Just finished with college, Jack Alder is on his way to beautiful Maui on a working vacation. Silently breathing a sigh of relief after his relationship with Salvador Moretti was revealed to his parents and Flossie, the girl next door who thought she was going to marry him, Jack has no idea that an adventure he could never have imagined awaits.
Flirtatious steward Randy saves Jack’s life when their planes crashes. When Randy’s boyfriend dumps him, he convinces Jack to join him on a wild ride in an old car he buys.
Along the way they meet Danny, who was rejected by his family for his sexuality, and Missy, who’s halfway toward becoming Mister. Will the four find romance with a little help from the spiritual realm?
On Jack’s second trip to the car, a man he vaguely recognized took the boxes he was carrying and put them in the trunk, making room for more. “Thank you,” Jack said, then added, “Don’t I know you?”
“You were a patient of mine once,” the man said, “but you wouldn’t remember. I do though, because I lost you. You were young and beautiful then, too, and I vowed that if God let me come back, I would protect you, this time around.” The man had a beautiful smile, and the lures on his fishing hat tinkled when he moved.
Jack was confused, and rightly so. The man went on—you know who he is by now, right? From back at the airplane crash? “You’ll be driving when this happens. You’ll see a cougar in the woods, beside the road. He’ll not make a sound, but will climb into a tree as you’re passing it. Pull over right then, way over as far off the road as you can, and just sit there for ten minutes, that’s all, just ten minutes, and the cougar will be watching you. After ten minutes, you can go, and the cougar will leave when you do.” The old man patted Jack on the shoulder and walked around behind Jack to leave.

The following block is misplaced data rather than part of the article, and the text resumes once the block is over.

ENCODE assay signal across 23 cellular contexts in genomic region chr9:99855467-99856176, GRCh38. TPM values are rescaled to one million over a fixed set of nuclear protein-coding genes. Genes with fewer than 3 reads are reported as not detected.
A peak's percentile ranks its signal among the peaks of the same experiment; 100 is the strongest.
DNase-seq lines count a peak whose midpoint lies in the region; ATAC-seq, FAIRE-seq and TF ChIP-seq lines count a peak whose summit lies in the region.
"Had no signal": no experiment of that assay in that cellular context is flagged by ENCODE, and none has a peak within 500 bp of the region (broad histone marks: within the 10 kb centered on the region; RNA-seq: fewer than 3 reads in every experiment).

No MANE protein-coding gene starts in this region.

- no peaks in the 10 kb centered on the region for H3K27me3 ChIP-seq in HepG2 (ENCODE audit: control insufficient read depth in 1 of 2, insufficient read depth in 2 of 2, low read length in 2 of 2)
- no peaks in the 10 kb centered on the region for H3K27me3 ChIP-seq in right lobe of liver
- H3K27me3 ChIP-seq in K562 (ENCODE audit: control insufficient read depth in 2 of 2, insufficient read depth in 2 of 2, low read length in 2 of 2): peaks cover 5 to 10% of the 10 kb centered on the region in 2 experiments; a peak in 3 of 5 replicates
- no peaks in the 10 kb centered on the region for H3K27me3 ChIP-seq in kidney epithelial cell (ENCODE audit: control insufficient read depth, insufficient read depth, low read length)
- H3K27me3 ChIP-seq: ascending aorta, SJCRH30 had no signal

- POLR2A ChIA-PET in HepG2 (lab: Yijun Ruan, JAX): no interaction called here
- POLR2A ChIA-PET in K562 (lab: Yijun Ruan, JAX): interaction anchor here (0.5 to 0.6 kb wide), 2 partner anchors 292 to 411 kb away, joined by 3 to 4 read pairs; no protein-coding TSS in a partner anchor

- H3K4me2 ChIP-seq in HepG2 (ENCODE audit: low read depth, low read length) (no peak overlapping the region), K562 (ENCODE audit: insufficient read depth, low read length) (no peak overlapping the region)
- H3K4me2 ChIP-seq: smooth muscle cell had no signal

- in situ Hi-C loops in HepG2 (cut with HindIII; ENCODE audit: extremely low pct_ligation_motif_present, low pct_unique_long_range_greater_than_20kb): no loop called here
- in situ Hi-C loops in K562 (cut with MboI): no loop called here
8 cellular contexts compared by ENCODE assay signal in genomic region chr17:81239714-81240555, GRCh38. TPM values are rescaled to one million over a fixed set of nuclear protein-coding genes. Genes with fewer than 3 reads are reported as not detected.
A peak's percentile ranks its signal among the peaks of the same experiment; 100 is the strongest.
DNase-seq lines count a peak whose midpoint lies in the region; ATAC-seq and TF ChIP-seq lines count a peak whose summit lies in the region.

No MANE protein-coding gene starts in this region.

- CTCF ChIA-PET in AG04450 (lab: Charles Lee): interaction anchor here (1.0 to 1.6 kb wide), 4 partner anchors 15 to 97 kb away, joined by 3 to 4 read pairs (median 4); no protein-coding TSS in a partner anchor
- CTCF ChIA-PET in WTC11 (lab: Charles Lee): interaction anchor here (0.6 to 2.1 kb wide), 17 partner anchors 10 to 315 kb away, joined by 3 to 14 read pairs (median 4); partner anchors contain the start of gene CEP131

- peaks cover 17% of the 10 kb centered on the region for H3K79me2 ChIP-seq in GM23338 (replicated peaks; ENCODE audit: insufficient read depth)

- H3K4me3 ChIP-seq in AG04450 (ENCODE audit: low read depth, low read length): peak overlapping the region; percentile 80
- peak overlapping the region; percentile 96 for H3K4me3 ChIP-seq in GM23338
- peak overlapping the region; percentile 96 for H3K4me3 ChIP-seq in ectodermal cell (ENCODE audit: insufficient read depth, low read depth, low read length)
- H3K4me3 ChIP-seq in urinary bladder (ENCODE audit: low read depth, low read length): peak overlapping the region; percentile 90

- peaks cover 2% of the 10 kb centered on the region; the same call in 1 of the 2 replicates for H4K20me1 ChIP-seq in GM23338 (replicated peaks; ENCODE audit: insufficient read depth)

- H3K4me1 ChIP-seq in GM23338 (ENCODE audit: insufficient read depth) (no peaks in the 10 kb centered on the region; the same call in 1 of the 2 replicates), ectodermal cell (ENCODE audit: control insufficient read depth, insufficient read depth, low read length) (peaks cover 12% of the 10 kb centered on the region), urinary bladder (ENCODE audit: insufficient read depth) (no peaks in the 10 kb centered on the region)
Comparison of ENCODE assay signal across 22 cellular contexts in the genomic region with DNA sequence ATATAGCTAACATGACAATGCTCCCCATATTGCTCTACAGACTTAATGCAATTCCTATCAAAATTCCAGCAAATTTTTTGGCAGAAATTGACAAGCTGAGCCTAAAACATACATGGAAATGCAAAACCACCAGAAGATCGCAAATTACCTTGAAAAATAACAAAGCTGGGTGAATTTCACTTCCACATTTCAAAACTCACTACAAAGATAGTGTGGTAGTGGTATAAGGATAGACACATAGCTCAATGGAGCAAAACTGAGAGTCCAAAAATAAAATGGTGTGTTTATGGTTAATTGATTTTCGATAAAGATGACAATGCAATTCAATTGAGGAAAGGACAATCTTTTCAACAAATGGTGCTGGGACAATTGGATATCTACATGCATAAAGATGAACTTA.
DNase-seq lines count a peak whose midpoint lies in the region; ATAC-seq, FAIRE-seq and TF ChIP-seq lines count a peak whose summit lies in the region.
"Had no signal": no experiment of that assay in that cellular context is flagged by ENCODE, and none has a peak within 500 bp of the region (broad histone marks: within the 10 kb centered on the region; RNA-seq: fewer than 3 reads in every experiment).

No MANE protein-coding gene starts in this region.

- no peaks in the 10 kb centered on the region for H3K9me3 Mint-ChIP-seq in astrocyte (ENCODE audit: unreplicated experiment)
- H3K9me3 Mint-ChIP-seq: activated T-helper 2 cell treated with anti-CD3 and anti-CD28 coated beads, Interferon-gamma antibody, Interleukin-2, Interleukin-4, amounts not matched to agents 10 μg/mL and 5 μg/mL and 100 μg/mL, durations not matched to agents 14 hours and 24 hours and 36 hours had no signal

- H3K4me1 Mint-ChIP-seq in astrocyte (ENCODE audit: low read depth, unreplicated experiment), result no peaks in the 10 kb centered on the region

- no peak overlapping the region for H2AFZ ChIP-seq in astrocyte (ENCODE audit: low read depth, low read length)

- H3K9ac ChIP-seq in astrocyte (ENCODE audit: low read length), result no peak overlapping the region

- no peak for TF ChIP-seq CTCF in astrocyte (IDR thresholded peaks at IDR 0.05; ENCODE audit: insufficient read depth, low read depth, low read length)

When Jack turned around a moment later, the man was gone. He shivered, but knew that he would do exactly what he’d been told. It just had that feel to it; that strong. Plus, once back in school, he’d gone to a seer and been told that the mountain lion was his spirit animal. He’d laughed at the time, but what the heck. He wondered how hard it would be to learn how to drive a stick shift.
* * * *
Missy was surprisingly quick to catch the knack of driving a stick shift. Danny took a while; Jack did okay, and Ryan was a total bust, turning squeamish and covering his eyes in turn. After several near misses and too much screaming, they gave up and made him copilot.
After all that crap went on a while, they settled down and got to talking. “I liked your parents,” Danny said, though he hadn’t cared one way or the other and had only met Missy’s mother.
“She sure seemed to like you!” Missy said laughing in embarrassment. “My parents are so embarrassing. I guess they mean well, but they sure messed me up. It’s like my friends’ parents were so much nicer.”
“Mine too,” came several voices at the same time.
“Mine are assholes!” That was Ryan. “When I came out at fourteen, they threated to either throw me out or make me go to that thing where they set you straight. I ran away to a friend’s house. I was so scared. I hate them.”
Danny said quietly; he was driving and relaxed, “I love this car, but my parents not so much. They think I’m the asshole. What about you, Jack?”
“All of the above!” Jack got a laugh. “Well, mostly they try to be good parents, but it’s so clear that they prefer my brother. He’s so normal; you know, straight, gonna give them grandchildren, good at sports, makes them proud. It—hurts more than I can really say.”
“And you can’t talk to them about it, can you,” Ryan added.
Jack shot him a glance and then caressed his cheek. Ryan looked ready to cry, but, then, he was so dramatic, anyhow, who could tell. “Nope. If I did, they back-tracked and brought up how badly they’d been brought up and how much better we boys had it and, suddenly, it was all about them again, as usual.”
“I’ve never had anyone I could talk to like this before,” Missy said. “But my Uncle Greg? He—used to come into my room at night when they’d come to visit. I finally told my dad, and he just said, “Oh, Greg just loves you because he has no little girl of his own.” And I couldn’t get the words out to tell him what all else Uncle Greg was up to.”
Ryan blurted, “Me too.” And then he did cry.
Danny pulled over and they climbed out and had an old-fashioned, sixty’s hippie-type group hug right there by the side of the road. A car went by and honked loudly. They all laughed gratefully.
Danny said, “I’m tired. Who will drive next?”